Econometric Methods for Cross-sectional and Panel Data
Full course description
The main topics of the course are (1) unobserved effects models for panel data, (2) probit and logit models for discrete choice, (3) tobit and related censored regression models, (4) models dealing with sample selectivity, and (5) the estimation of average treatment effects (a.k.a. policy impact evaluation). Dynamic extensions of the models are considered when feasible. Estimation and testing methods are applied in a number of empirical assignments and their properties are investigated.
- Thorough understanding of the most frequently used econometric models and methods for the analysis of panel data, categorical choice and limited dependent variables.
- Some practice in the application of the methods, the interpretation of the models, and the evaluation of inferences.
- The experience of conducting a theoretical, experimental and/or empirical investigation of the methods.
- Calculus, matrix algebra, probability, mathematical statistics, asymptotic theory, linear statistical models.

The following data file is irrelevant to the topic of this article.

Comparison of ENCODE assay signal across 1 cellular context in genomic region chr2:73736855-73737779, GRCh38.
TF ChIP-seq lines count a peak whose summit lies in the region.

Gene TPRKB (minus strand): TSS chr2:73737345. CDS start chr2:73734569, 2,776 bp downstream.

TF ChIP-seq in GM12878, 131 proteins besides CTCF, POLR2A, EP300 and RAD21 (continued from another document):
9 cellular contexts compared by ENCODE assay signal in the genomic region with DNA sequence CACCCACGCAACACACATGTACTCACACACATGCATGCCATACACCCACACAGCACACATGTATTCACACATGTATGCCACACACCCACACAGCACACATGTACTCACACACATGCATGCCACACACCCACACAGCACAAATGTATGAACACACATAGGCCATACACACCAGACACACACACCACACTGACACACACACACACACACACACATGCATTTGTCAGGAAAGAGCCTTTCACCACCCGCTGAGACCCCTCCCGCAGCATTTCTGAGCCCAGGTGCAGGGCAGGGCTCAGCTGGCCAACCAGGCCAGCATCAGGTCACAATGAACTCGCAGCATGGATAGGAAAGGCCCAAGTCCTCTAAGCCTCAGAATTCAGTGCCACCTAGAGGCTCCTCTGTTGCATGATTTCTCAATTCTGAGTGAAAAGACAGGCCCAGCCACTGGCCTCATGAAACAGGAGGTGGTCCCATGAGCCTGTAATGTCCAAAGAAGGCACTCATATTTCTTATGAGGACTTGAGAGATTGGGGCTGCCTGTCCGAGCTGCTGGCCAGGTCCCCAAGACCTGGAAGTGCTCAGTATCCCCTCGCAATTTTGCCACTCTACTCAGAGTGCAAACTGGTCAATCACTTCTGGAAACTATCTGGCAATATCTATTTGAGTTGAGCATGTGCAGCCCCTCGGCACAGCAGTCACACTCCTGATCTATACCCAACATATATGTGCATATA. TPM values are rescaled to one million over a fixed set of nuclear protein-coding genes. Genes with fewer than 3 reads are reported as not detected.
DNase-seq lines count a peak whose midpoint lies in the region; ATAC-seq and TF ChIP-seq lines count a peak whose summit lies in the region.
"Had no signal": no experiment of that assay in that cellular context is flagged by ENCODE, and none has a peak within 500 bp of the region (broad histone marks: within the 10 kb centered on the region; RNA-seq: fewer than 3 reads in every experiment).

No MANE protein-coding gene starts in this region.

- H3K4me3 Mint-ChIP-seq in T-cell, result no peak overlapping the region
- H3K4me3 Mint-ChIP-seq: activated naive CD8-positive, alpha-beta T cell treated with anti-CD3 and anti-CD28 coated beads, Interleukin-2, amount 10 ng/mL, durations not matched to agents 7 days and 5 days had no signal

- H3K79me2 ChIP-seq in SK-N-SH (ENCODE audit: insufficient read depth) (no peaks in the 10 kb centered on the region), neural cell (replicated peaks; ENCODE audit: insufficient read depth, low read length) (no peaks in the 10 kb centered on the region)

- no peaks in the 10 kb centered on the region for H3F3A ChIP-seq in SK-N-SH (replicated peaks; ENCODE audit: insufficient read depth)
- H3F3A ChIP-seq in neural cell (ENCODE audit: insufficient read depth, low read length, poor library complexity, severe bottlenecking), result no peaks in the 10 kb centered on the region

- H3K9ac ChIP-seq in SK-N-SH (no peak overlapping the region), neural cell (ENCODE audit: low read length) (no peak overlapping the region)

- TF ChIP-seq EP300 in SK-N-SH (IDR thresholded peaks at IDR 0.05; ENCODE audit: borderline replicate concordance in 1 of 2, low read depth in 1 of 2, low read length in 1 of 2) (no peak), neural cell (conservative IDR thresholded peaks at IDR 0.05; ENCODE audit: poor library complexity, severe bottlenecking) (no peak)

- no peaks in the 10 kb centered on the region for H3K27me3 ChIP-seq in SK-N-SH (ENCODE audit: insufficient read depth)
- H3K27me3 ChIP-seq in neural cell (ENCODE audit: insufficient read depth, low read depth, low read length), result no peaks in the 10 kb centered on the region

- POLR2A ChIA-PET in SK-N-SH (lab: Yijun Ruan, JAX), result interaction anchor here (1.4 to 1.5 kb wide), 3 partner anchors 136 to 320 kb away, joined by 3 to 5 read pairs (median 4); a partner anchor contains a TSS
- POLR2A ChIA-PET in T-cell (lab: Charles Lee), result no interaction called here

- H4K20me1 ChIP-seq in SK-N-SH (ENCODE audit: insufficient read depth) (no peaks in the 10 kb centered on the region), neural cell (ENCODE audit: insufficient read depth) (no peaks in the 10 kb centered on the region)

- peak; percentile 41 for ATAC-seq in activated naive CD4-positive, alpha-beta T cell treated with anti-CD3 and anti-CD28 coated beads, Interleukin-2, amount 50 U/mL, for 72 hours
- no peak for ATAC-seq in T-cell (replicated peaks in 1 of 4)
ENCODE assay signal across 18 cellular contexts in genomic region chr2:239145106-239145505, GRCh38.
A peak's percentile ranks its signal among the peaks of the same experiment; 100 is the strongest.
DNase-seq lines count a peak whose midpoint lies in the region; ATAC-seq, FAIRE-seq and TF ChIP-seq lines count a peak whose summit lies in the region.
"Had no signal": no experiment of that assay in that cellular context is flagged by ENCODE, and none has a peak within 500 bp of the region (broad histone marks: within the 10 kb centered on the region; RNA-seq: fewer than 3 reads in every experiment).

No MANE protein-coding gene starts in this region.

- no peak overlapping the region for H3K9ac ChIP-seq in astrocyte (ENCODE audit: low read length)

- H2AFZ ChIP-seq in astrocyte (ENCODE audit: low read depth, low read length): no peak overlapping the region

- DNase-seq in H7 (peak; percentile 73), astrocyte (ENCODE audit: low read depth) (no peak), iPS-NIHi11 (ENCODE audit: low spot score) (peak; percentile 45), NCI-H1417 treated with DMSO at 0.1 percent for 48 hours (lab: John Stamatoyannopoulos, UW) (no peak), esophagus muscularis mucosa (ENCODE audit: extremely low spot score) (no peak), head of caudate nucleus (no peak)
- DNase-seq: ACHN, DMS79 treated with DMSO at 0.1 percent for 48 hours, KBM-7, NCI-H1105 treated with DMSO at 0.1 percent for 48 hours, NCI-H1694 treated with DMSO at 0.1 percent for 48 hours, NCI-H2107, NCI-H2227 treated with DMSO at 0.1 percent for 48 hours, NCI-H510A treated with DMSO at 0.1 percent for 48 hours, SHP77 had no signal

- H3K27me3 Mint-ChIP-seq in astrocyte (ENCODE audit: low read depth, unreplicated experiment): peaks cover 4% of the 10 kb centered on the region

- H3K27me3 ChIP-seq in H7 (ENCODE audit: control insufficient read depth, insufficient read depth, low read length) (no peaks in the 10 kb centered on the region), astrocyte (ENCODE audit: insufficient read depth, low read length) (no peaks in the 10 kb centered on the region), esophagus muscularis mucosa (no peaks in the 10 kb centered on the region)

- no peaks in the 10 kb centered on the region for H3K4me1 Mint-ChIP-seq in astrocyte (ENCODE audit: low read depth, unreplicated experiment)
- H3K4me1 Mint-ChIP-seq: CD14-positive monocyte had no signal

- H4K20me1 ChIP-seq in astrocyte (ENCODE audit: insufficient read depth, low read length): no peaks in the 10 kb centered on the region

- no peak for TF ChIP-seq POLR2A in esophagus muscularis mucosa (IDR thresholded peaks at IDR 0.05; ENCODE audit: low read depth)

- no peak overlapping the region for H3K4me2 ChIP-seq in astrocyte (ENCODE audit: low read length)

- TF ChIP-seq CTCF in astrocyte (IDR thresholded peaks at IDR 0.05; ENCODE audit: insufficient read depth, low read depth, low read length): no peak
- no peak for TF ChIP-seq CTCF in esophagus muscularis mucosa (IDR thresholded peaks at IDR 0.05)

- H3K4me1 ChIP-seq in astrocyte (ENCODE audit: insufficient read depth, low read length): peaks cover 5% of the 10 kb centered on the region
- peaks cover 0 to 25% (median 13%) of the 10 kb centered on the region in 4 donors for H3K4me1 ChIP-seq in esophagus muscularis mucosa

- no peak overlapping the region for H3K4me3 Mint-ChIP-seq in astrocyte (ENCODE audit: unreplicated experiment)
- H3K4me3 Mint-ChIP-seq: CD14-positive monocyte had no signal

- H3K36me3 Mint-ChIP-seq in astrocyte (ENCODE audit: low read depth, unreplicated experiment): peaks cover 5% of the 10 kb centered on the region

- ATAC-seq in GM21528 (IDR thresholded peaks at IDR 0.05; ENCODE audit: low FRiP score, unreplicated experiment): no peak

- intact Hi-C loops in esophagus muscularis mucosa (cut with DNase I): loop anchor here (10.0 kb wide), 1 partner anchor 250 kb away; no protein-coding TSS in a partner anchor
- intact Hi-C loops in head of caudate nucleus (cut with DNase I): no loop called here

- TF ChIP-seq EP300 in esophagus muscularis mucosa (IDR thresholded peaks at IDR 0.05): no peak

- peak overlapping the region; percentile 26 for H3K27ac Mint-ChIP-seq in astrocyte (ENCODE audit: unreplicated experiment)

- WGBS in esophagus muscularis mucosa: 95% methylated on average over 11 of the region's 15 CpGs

- Familiarity with statistical software like Stata and Gauss, Matlab, or R.
- Econometric methods at the level of Greene (2008) or Davidson & MacKinnon (2004), ideally as in courses Econometric Methods I (EBC2111), and Econometric Methods II (EBC2120).
The course is intended for students in the Econometrics Master programme as well as others with a comparable background and motivation. FLUENCY IN MATRIX ALGEBRA AND IN ASYMPTOTIC THEORY is necessary.
An advanced level of English.
- Cameron, A.C. and P.K. Trivedi (2005): Microeconometrics, Methods and Applications, Cambridge University Press 2005. ISBN 978-0521-84805-3.
- Wooldridge, J.M. (2010): Econometric Analysis of Cross Section and Panel Data, Second Edition. MIT Press, Cambridge, MA, 2010, 2nd ed., ISBN 0-978-0-262-23258-6.
These references will be supplemented with a reading list of journal articles and book chapters.